If you’re a sole proprietor, you can deduct ordinary and necessary business meals and entertainment expenses. However, these expenses must be directly related to or associated with your business. If you’re an employee, you can deduct these only to the extent your employer doesn’t reimburse you.
Entertainment includes an activity that provides:
- Recreation, including meals you bought your customer or client
To meet the directly-related requirement, you must show all of these:
- The main purpose of the entertainment was the conduct of business.
- You engaged in business during the entertainment period.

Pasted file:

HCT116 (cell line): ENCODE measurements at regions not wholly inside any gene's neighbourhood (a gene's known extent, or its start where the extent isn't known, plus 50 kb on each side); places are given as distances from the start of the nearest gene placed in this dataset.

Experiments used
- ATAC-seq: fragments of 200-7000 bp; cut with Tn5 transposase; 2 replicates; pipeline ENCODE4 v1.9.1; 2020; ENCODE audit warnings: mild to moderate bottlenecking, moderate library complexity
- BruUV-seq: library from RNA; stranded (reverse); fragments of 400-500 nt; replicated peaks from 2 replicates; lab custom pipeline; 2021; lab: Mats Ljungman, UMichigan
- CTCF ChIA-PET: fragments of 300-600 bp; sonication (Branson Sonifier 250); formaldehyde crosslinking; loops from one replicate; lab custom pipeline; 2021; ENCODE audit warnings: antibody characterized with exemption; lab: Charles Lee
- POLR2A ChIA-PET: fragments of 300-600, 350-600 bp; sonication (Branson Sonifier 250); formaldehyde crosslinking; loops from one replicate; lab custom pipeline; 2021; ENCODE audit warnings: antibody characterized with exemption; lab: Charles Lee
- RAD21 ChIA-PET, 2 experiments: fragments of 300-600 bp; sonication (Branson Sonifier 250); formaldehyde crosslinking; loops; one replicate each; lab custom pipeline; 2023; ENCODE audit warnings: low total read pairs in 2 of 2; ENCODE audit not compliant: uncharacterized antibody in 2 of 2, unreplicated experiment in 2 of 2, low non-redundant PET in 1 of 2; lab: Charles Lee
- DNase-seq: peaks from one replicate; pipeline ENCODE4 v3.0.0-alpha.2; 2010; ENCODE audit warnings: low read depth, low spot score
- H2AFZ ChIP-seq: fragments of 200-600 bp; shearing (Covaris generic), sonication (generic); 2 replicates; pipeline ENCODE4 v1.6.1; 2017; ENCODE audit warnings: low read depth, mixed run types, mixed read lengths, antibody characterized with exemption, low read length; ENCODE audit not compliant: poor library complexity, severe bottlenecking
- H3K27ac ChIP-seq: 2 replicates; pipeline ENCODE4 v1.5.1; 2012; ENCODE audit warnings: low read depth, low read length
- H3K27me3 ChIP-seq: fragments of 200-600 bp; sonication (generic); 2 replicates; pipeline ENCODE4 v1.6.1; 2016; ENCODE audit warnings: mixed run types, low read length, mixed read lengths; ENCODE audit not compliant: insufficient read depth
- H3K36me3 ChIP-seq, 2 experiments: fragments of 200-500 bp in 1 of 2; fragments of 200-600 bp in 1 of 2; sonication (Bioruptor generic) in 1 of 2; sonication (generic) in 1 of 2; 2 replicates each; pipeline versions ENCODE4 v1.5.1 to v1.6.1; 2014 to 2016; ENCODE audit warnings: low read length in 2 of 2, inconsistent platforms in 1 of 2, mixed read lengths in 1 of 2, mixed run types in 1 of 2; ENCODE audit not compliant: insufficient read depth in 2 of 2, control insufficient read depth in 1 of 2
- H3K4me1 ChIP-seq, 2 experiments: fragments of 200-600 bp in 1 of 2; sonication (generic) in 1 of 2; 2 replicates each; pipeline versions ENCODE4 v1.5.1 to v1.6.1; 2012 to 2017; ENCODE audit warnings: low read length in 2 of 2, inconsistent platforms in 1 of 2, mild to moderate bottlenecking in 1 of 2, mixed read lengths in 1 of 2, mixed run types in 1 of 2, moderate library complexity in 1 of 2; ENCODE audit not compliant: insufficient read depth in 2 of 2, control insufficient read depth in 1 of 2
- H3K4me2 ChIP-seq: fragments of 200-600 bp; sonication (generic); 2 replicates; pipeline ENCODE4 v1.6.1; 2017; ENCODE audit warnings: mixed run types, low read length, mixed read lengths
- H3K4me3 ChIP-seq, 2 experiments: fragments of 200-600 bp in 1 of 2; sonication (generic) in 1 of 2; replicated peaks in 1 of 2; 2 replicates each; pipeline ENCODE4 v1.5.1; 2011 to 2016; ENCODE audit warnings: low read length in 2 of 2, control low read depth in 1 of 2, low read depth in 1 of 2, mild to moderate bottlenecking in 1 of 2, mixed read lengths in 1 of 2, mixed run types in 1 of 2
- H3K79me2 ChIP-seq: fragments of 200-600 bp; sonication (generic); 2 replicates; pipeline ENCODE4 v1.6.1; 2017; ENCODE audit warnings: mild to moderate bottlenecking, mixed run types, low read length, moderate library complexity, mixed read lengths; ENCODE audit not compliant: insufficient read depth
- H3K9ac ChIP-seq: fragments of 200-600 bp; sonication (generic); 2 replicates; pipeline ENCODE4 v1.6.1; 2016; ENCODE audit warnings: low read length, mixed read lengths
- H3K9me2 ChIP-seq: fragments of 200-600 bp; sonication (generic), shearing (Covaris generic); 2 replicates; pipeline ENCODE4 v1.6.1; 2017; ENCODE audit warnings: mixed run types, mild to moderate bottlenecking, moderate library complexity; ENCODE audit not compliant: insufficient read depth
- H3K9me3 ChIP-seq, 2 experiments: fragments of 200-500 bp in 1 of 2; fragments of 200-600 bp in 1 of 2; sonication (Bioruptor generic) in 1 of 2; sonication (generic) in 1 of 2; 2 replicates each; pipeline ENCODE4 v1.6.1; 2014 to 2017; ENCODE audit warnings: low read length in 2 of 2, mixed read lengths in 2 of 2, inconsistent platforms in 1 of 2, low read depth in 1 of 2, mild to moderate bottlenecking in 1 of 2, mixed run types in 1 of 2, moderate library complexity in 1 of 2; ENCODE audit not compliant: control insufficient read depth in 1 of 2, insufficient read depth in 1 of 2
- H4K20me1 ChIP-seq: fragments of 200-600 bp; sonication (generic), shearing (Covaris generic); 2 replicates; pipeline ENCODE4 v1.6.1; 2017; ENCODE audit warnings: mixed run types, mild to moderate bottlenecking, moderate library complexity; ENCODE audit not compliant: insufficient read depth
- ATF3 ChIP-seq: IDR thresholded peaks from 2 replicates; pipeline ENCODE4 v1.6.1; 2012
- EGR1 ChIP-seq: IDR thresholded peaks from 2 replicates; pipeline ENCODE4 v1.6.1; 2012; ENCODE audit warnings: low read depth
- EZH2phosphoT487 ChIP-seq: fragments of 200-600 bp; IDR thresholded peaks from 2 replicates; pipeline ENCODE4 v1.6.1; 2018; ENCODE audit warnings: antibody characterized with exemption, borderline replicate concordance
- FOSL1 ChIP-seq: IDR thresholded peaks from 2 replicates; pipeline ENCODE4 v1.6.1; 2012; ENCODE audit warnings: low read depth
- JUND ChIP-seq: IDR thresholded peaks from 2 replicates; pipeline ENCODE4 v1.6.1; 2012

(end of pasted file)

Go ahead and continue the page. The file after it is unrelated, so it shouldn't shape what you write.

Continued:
- You expected to get income or some other business benefit.
Your expense might not meet the directly-related requirement. If so, you might be able to deduct a meal or entertainment expense if you can meet the associated test. This test requires both of these to be true:
- The expense is associated with the active conduct of a trade or business. So, the expense must have a clear business purpose, like:
- Getting new business
- Encouraging the continuation of an existing business relationship
- You discuss a substantial amount of business before, during, or